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Class Notes 02 Nov 2017

November 21, 2017

Fu No Kata

Because of the beginners that just recently joined my class, I decided to revisit the sanshin no kata and kihon happo again. The challenge is to ensure that every student, senior or beginner, gets appropriate material to work on. Every student should be exposed to AND allowed to work on material that gives them some challenge. And they should be able to rise up to that level of challenge, at least by the end of the lesson.

Easy? Of course not! I won’t say that I succeed in doing that most of the time, but I know I have a better chance of getting there if I at least try…

Outline:

1) Fu No Kata (basic form) – Opponent attacks with gedan tsuki, we do gedan uke and gedan boshiken to attack the opponent’s balance.

Very Important: this kata is NOT for combat application. I already showed you all in class why this version is not practical for combat. It is a teaching tool, isolating this use of boshiken so that you can study it better.

2) Fu No Kata (two boshiken) – instead of stepping in with a gedan boshiken, we use a jodan boshiken instead. When the opponent blocks this we do gedan boshiken with the other hand.

Again, the goal is attacking the opponent’s balance.

3) Huko – against a front kick, we move either to the outside of the kick with gedan uke and go down on one knee to boshiken somewhere important, or we move to the outside of the kick with gedan uke, use a fudoken in the same style as the gedan boshiken in our basic form, and then kick his supporting leg with our rear leg.

This is essentially Fu No Kata used on a front kick rather than a gedan tsuki.

4) Yui Gyaku (Takagi Yoshin Ryu) – against a right Jodan Tsuki, we jodan uke with our left, attack opponent’s face with either fudoken or shakoken, attack his nearest leg with ko uchi gari. Remember to tap his guarding arm with your right hand first. This will trigger him to block your next strike, and then you can proceed to sweep the leg.

Notice that this is quite similar to Fu No Kata done with a jodan boshiken, except that we use a ko uchi gari rather than yet another boshiken.

Important note:

I showed two variations of this kata, both of which made the ko uchi gari easier to do. Both variations involved changing the angle we approach the opponent. The basic form angles exactly in between both variations. Why did I teach that instead of one of the two variations?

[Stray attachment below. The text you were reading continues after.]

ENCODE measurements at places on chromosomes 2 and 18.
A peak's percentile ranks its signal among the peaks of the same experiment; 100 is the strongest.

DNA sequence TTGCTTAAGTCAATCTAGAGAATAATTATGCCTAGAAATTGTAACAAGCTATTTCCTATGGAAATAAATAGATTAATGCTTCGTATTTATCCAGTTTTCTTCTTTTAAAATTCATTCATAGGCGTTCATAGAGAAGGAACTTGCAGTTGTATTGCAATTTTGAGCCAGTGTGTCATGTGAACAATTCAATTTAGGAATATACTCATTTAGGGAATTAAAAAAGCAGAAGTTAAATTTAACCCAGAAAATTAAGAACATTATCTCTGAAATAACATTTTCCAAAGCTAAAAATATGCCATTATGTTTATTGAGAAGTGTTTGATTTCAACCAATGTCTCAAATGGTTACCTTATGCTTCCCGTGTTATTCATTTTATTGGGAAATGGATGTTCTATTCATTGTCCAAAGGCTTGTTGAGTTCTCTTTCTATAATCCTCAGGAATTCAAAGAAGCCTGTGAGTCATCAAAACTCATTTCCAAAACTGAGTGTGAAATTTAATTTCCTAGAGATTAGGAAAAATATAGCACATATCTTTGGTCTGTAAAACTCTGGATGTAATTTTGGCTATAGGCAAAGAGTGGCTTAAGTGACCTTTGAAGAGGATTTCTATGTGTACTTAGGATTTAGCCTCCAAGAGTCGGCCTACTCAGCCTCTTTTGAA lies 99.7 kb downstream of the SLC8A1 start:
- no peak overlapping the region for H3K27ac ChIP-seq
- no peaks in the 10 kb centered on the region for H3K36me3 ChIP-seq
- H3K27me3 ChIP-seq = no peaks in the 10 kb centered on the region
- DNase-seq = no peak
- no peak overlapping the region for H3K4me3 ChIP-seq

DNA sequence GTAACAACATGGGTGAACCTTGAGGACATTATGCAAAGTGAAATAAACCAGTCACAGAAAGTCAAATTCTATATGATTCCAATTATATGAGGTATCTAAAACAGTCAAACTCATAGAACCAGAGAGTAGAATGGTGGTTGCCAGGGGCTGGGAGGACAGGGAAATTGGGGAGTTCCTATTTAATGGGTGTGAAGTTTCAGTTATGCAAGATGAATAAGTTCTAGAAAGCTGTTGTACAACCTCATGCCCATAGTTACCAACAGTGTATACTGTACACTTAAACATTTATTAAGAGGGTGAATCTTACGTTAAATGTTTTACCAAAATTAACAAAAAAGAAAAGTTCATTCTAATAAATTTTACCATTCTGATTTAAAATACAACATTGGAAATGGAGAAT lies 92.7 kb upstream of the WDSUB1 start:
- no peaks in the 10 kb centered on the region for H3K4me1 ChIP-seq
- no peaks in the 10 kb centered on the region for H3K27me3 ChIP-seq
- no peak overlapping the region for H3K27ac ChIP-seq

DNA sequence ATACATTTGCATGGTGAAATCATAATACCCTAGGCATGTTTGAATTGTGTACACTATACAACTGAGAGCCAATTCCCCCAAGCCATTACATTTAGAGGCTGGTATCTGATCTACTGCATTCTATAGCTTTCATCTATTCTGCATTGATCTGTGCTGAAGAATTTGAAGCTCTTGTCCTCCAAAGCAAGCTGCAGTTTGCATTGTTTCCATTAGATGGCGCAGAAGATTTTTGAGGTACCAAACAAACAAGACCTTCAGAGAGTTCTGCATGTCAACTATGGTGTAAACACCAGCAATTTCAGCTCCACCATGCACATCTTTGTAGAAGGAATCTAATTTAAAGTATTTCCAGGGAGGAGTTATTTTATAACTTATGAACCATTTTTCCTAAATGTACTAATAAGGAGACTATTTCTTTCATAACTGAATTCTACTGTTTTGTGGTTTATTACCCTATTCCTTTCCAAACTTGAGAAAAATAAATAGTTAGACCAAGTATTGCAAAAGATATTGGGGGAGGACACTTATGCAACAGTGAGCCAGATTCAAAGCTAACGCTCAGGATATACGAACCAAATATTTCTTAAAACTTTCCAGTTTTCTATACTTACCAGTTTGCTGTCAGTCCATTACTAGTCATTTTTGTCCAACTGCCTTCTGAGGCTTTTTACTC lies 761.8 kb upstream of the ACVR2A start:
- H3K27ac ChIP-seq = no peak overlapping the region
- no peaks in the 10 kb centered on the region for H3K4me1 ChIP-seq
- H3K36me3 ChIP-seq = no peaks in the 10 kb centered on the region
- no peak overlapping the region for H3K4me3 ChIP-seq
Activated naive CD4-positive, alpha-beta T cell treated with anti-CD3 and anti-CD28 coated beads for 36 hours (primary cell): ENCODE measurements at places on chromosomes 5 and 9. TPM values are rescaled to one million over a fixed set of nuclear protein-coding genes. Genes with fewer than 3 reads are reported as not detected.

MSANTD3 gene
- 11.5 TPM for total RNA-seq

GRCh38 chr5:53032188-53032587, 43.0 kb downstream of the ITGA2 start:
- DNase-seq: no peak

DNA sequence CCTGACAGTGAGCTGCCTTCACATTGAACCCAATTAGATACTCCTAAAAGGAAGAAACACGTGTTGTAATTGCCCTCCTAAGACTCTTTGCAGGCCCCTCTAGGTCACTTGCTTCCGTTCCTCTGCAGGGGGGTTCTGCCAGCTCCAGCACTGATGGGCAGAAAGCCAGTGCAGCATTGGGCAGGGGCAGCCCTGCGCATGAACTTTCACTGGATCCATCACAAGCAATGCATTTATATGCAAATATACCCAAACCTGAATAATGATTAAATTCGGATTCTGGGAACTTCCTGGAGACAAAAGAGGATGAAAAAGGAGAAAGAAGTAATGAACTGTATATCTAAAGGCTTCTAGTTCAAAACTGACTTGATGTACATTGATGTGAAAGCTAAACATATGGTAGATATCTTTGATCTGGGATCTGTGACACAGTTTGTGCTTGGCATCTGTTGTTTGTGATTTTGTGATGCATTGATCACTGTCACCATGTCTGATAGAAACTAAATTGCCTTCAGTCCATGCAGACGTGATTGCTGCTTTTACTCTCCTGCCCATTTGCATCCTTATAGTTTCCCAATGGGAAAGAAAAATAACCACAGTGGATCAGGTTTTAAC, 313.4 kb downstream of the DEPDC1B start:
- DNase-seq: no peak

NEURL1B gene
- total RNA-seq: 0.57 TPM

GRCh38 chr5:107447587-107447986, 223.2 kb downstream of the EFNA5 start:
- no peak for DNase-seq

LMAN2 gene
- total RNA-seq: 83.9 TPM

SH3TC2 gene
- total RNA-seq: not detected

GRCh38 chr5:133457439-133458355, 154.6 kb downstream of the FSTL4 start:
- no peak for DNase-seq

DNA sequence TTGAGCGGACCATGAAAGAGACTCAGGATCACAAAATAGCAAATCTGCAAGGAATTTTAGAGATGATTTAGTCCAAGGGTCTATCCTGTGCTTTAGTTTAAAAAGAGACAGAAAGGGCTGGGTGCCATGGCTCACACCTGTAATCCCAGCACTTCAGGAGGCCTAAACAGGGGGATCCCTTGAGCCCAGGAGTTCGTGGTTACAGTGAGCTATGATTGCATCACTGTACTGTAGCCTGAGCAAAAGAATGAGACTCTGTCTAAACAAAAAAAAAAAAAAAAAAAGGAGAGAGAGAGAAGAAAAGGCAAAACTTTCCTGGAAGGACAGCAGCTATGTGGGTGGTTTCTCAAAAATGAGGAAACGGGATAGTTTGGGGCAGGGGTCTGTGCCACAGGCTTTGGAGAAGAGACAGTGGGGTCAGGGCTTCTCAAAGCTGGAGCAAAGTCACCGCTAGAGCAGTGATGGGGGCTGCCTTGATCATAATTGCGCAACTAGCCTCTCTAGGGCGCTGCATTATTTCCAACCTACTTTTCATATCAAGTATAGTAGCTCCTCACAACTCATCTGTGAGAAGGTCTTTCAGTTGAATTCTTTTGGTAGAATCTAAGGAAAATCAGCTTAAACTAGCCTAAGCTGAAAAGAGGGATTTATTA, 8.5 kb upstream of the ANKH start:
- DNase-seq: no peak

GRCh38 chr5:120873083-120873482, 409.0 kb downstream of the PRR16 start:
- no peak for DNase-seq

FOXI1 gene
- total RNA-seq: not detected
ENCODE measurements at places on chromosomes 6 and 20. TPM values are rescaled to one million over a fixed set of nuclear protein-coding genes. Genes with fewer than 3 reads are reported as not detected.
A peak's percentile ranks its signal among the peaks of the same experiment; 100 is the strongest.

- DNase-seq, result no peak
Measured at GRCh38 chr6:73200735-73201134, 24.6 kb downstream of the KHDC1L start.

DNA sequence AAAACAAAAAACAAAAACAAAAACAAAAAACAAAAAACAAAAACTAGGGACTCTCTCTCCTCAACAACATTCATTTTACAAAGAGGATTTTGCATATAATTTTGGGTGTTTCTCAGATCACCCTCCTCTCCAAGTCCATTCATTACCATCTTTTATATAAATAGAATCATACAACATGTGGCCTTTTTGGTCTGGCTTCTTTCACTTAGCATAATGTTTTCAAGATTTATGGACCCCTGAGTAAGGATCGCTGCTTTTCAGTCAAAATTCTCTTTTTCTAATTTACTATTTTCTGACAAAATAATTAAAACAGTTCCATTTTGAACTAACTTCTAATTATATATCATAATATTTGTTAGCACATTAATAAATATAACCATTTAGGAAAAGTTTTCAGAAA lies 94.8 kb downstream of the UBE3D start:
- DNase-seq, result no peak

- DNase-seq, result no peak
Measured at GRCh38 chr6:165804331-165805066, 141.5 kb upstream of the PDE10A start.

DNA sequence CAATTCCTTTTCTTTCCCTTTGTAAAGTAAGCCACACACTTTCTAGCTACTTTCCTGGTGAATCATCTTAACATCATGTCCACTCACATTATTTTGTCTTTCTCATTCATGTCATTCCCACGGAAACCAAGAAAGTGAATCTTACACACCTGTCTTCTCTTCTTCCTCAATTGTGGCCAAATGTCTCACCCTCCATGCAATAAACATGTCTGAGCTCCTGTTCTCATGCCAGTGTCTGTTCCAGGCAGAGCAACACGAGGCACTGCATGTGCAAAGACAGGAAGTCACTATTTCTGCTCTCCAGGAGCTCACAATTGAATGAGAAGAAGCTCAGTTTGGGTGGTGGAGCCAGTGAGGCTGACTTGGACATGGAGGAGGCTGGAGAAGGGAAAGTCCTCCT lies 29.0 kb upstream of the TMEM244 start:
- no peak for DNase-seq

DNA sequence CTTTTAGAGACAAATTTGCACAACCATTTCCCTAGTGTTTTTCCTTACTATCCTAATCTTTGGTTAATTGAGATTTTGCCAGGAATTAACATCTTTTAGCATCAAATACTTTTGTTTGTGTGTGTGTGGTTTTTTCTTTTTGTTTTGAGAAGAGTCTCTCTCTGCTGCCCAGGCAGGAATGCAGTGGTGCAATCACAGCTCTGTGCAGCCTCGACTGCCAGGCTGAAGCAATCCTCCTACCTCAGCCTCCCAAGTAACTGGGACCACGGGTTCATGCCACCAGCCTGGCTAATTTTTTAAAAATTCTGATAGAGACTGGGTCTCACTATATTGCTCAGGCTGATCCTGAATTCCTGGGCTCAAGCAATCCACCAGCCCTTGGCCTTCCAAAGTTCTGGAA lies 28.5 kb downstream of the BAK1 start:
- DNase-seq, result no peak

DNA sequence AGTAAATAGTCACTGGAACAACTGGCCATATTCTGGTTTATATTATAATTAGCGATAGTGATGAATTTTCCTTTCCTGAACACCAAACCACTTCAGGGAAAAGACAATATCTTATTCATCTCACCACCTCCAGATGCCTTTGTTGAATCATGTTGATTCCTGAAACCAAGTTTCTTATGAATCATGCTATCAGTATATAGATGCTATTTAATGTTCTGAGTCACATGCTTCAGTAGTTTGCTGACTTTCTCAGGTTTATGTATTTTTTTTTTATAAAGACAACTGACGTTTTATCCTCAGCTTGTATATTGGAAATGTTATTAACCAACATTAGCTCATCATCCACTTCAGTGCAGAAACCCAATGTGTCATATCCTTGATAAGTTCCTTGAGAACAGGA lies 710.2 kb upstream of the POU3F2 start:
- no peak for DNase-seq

Hatsumi Soke’s Bujinkan Taijutsu is a henka-based martial art. It places less emphasis on the mastery of a perfect, idealized version of a kata or technique, and more emphasis on the practitioner being able to adapt the principles of the techniques to an ever changing and shifting combat situation. Knowing that, I taught the version that gives the most room for adaptation and change.

If I taught one of the henka first, it is harder for my students to see the other henka as related to the same technique. My basic form allowed them to understand both possibilities and go into either one if they thought it was appropriate.

Generally, I will teach a kihon kata (basic form) version that has more elements rather than less, because it is easier to leave stuff out of a technique in combat rather than to add stuff in. It should have a larger range of motion, as full a range as possible, because it is easier to contract a movement in combat rather than to expand it. The applications should be general rather than specific, because it is easier to move from the general to specific rather than vice versa.

The problem with this approach is that it takes a much longer time to give a student results. That is just how things are. If people want usable results within a shorter frame of time, Bujinkan Ninjutsu is just not suitable for them. They should go take 6-9 months of Krav Maga lessons instead. Bujinkan Ninjutsu is more an art for art’s sake, for people who have the interest to sustain them for a few years of study.

By the way, I can afford to tell potential students that. I don’t have crazy dojo rentals to cover, nor do I teach for the sake of paying for my sons’ education. I can afford to be honest to people, to tell them what this art truly involves, rather than selling them pipe dreams for the sake of grabbing their hard-earned money. Some day I might just do a post calling out marketing and advertising practices I disagree with. We see how that goes?

Conclusion:

I have been pondering the issue of transmission a lot recently. My responsibility as a martial arts instructor is not only to create skilled practitioners but also to raise up competent teachers. That is why I am going back to posting my class notes (so my students can use them to teach if necessary) and why I explain more of my thought process and planning here in this post.

Hopefully this will inspire and help other Bujinkan teachers to teach Hatsumi Soke’s Taijutsu the best we know to!

 

Junjie 俊傑
(Shunketsu)
Bujinkan Ninjutsu
Singapore

 

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